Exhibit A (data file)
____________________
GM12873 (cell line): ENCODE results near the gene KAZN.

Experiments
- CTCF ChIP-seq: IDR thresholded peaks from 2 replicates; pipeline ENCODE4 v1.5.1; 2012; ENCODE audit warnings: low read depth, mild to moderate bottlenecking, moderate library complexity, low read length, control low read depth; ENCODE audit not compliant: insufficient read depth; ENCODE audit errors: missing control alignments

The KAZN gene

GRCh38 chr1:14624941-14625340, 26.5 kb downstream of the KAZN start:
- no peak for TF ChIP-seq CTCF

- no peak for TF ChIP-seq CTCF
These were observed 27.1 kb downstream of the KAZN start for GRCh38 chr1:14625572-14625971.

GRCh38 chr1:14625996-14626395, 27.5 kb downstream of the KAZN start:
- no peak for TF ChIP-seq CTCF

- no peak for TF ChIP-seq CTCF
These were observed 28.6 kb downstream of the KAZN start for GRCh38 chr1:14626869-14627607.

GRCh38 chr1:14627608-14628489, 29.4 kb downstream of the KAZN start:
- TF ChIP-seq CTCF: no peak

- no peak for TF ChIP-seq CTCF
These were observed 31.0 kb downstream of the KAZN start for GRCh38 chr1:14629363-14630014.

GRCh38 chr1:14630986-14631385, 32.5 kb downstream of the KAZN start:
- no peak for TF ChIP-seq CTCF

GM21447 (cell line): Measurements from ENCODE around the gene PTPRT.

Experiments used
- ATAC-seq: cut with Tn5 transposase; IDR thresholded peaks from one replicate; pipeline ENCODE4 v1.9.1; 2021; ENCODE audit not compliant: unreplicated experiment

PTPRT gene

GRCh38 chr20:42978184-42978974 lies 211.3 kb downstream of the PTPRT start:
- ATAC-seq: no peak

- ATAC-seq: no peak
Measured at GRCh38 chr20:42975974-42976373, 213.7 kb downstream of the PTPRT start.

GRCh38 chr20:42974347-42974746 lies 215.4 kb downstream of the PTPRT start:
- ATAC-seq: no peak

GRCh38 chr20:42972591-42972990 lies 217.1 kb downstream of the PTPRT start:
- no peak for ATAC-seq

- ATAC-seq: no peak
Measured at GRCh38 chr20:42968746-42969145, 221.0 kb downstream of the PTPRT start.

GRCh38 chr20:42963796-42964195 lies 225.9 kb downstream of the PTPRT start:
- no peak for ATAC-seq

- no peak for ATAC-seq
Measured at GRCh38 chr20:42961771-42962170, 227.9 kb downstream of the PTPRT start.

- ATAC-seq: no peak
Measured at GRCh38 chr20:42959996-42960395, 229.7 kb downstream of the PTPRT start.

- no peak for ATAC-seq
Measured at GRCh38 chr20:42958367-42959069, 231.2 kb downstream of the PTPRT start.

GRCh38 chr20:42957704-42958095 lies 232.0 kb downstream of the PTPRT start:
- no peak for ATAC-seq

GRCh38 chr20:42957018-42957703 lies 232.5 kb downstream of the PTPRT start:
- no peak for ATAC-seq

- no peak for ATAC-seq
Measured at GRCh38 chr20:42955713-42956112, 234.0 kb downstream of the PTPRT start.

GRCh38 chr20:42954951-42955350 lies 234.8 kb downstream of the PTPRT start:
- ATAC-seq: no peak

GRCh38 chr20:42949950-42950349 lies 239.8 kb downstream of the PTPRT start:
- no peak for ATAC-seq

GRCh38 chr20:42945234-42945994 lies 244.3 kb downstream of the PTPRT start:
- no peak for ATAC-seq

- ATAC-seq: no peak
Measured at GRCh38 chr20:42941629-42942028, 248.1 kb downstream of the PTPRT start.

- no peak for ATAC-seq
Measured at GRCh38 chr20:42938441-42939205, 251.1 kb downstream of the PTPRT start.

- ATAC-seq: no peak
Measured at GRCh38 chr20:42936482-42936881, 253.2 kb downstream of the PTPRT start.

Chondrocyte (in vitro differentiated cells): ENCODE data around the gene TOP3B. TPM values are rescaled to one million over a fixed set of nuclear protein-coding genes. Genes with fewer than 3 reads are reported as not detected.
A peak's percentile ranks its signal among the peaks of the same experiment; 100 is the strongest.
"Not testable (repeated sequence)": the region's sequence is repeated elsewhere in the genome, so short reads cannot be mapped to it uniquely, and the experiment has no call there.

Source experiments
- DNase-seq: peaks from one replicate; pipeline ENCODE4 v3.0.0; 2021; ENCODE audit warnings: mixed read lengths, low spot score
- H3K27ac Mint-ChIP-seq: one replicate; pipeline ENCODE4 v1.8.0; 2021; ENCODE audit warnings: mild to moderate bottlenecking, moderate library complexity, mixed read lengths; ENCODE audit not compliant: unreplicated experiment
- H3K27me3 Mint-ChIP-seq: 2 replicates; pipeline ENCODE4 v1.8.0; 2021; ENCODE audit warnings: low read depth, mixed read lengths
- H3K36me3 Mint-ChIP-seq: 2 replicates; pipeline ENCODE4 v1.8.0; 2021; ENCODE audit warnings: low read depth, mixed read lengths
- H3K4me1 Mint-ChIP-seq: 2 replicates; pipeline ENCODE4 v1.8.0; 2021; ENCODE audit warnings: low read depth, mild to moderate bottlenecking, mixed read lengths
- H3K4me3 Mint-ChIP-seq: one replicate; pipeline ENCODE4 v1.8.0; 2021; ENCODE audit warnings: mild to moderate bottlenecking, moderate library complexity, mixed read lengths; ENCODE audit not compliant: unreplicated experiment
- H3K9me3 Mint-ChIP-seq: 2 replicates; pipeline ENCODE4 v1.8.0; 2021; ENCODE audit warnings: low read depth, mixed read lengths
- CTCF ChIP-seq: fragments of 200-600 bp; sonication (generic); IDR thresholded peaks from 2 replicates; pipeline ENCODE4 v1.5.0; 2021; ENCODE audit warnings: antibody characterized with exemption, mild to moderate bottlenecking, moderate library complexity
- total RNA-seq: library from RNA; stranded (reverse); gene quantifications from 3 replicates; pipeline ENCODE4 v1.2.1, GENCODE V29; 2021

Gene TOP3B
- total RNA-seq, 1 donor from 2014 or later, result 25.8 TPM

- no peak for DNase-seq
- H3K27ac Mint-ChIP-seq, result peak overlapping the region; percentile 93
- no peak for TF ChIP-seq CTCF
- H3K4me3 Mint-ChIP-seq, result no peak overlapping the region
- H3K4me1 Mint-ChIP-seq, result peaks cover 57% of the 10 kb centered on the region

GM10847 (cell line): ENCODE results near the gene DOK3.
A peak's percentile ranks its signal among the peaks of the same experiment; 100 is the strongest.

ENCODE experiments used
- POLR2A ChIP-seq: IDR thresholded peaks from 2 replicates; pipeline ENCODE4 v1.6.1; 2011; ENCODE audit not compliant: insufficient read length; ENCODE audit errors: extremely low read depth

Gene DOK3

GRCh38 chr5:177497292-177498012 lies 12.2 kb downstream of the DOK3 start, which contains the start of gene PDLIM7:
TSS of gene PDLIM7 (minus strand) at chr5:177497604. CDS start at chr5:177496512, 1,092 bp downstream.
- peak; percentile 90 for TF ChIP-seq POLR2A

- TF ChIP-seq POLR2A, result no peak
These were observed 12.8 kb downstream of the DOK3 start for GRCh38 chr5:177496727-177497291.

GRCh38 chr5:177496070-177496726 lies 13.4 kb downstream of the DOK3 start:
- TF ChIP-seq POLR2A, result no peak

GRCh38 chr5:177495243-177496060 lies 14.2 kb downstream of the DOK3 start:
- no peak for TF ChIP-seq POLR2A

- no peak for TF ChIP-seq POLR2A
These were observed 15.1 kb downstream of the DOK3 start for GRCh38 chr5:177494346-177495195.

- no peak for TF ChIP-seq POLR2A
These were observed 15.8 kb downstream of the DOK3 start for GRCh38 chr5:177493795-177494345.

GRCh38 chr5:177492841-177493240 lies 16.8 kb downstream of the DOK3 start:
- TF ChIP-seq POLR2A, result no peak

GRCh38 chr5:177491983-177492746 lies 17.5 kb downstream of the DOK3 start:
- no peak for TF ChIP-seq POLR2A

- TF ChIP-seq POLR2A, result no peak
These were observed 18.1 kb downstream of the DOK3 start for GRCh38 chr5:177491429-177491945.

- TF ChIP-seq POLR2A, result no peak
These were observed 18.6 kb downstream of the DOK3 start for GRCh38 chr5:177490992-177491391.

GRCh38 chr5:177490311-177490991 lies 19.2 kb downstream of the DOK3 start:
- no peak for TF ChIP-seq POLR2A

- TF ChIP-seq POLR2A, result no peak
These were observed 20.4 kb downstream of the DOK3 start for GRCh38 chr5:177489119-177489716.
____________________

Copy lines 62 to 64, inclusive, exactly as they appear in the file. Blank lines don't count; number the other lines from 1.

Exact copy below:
Source experiments
- DNase-seq: peaks from one replicate; pipeline ENCODE4 v3.0.0; 2021; ENCODE audit warnings: mixed read lengths, low spot score
- H3K27ac Mint-ChIP-seq: one replicate; pipeline ENCODE4 v1.8.0; 2021; ENCODE audit warnings: mild to moderate bottlenecking, moderate library complexity, mixed read lengths; ENCODE audit not compliant: unreplicated experiment